This machine-learning algorithm is easy and straightforward to understand. You can solve regression and classification problems with machine learning methods. To understand the concept of **K-nearest neighbor,** you must first know how a supervised machine learning technique works. In supervised learning, you provide the model with labeled data. The machine then analyzes the labeled data and drive a suitable output.

For instance, when children are young, they need supervision to understand the difference between different colors, animals, alphabets, etc. You label all the items for them so they can quickly identify them. That is how supervised machine learning works. This learning helps solve classification problems. In this type of problem, you predict the value of the input data, and then the algorithm arranges the values in different classes based on the weight of the functions and their input features.

**K-Nearest Neighbors**

To solve the regression and classification, you can use this algorithm for supervised machine learning method. KNN does not include any learning phase. They do not calculate the predictive method like linear or logistic regression. This algorithm finds the similarities between the variables. They measure how close or distant the variables are based on the data given. In simple words, this algorithm thinks that the more closely the things are to each other, the more similar they are.

**How the KNN Algorithm Works**

You need to follow the following method to implement the **K-Nearest Neighbor **Algorithm properly (for Python):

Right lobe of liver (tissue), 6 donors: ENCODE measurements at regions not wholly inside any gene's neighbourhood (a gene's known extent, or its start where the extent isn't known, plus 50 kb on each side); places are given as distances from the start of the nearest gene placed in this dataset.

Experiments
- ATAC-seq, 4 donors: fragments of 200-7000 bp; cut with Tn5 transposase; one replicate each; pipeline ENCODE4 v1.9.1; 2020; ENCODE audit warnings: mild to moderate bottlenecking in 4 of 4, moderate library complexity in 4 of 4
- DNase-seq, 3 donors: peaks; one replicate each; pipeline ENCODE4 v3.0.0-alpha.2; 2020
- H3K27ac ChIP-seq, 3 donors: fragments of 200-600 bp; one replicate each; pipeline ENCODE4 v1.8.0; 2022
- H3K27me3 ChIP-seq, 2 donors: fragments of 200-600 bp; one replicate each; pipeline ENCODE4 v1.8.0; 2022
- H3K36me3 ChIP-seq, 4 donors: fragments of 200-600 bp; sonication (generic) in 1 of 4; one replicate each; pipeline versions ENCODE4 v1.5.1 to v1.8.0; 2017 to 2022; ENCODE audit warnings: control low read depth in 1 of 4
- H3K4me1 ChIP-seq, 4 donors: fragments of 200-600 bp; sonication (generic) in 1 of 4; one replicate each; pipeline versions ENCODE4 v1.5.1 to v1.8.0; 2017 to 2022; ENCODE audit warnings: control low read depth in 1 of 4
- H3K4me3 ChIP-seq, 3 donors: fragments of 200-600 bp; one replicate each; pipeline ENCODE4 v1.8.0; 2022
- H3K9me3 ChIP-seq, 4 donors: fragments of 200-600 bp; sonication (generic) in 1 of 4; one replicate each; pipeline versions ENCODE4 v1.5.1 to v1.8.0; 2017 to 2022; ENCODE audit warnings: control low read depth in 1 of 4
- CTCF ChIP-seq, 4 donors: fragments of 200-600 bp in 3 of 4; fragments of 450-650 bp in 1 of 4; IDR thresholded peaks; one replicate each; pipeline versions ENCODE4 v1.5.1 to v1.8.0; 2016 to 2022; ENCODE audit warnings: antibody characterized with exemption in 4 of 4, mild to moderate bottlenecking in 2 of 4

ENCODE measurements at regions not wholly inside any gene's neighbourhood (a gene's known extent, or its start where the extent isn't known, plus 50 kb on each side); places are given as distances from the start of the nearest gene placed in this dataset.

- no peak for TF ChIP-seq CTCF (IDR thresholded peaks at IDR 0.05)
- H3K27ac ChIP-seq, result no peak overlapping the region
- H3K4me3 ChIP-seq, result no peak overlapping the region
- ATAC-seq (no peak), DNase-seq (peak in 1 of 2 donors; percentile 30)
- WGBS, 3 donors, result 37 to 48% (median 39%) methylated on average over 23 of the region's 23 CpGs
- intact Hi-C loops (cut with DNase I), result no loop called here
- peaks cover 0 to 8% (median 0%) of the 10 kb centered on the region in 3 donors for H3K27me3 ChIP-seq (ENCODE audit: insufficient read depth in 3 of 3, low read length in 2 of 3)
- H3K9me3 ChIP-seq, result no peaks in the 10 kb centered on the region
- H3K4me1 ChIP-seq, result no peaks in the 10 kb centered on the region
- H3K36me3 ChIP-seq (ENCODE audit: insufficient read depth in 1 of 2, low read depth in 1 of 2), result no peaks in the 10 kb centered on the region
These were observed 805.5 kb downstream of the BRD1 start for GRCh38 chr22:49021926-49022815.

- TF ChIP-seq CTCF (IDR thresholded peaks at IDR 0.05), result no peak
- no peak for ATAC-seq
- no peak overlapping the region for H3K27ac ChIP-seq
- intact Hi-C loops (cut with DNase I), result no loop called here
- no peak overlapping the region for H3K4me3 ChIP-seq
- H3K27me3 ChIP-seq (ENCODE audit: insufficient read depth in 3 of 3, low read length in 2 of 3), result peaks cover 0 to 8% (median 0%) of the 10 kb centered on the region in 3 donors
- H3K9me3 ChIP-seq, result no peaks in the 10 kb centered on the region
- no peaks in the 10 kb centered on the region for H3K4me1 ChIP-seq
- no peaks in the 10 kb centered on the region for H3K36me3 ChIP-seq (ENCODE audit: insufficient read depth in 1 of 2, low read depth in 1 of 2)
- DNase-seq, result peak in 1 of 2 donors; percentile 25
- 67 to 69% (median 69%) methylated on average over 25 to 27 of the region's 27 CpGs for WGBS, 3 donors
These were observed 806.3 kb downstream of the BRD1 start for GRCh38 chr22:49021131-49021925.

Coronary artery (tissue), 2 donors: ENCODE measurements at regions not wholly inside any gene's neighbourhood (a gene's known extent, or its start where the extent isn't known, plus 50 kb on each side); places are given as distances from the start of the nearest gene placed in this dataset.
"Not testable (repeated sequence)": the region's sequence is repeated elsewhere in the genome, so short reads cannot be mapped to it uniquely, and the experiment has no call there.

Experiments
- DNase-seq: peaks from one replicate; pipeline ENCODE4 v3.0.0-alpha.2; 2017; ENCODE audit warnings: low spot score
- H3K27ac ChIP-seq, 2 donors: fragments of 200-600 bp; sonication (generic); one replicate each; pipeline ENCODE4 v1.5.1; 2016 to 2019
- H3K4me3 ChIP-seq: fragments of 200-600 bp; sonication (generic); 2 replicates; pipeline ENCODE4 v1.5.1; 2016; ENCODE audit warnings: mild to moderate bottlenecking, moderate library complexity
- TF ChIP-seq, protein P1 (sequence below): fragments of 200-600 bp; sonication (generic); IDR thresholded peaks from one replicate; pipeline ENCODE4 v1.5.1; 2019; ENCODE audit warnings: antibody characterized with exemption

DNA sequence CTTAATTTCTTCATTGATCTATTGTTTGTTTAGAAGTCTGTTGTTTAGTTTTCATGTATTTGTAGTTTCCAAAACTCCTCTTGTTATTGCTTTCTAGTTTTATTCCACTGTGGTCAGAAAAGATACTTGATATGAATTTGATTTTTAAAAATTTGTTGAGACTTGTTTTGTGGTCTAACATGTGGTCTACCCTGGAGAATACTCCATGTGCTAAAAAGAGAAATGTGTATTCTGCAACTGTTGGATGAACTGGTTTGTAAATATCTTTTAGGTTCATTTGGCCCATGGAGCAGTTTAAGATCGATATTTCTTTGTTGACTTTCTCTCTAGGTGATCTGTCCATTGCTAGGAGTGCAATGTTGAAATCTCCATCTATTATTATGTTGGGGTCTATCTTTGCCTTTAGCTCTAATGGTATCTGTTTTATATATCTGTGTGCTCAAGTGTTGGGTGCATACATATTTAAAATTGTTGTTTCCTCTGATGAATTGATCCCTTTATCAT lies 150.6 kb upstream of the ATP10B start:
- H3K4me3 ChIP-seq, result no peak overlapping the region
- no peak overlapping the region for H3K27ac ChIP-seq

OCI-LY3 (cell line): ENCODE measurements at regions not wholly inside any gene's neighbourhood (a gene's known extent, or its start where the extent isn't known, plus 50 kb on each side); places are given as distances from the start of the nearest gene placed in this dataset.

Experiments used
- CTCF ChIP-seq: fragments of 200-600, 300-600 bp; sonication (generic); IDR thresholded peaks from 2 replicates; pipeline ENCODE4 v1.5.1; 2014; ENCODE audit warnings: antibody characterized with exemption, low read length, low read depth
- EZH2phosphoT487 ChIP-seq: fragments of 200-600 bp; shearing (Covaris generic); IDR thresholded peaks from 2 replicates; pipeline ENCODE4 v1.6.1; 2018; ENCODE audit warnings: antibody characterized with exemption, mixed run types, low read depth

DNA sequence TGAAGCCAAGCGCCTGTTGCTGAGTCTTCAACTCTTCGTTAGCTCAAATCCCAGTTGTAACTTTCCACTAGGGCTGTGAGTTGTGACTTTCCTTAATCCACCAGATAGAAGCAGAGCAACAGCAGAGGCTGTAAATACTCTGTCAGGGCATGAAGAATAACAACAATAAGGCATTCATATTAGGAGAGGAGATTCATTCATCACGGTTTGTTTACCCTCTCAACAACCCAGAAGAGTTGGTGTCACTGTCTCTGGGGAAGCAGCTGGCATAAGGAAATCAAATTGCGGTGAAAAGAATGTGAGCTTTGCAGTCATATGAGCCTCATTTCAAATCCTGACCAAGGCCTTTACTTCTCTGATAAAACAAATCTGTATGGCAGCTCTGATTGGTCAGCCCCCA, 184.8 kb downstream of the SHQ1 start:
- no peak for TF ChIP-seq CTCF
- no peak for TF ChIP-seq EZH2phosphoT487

- Load the input or data on the machine from the data set
- Modify the value of K from the variables
- Calculate the distance of the variables with respect to each example of the data.
- Now add the distance in an ordered form
- Now sort out the ordered collection in ascending order based on their distance.
- Pick the K from the collection
- Now find the labels of that K value
- If it is regression, you need to return back the mean of the label “K.”
- If it is the classification, then you need to return the mode of the label “K.”

**Implementation of the Coding on **

fromcollections importCounter | |

import math | |

defknn(data, query, k, distance_fn, choice_fn): | |

neighbor_distances_and_indices = [] | |

# 3. For each example in the data | |

for index, example inenumerate(data): | |

# 3.1 Calculate the distance between the query example and the current | |

# example from the data. | |

distance =distance_fn(example[:-1], query) | |

# 3.2 Add the distance and the index of the example to an ordered collection | |

neighbor_distances_and_indices.append((distance, index)) | |

# 4. Sort the ordered collection of distances and indices from | |

# smallest to largest (in ascending order) by the distances | |

sorted_neighbor_distances_and_indices =sorted(neighbor_distances_and_indices) | |

# 5. Pick the first K entries from the sorted collection | |

k_nearest_distances_and_indices = sorted_neighbor_distances_and_indices[:k] | |

# 6. Get the labels of the selected K entries | |

k_nearest_labels = [data[i][1] for distance, i in k_nearest_distances_and_indices] | |

# 7. If regression (choice_fn = mean), return the average of the K labels | |

# 8. If classification (choice_fn = mode), return the mode of the K labels | |

return k_nearest_distances_and_indices , choice_fn(k_nearest_labels) | |

defmean(labels): | |

returnsum(labels) /len(labels) | |

defmode(labels): | |

returnCounter(labels).most_common(1)[0][0] | |

defeuclidean_distance(point1, point2): | |

sum_squared_distance =0 | |

for i inrange(len(point1)): | |

sum_squared_distance += math.pow(point1[i] – point2[i], 2) | |

return math.sqrt(sum_squared_distance) | |

defmain(): | |